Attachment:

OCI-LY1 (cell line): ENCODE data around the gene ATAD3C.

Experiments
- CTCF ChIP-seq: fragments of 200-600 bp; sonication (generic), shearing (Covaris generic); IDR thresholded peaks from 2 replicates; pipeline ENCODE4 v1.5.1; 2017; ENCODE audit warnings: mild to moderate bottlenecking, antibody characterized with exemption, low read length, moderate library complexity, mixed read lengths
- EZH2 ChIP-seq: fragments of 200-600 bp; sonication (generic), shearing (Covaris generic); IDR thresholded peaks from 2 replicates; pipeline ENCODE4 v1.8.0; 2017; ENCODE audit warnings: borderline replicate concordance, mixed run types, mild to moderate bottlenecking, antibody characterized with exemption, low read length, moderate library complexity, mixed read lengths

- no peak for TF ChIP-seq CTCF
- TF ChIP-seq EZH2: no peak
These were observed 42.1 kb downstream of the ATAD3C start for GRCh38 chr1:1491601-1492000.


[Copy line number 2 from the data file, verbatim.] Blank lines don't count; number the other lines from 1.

Experiments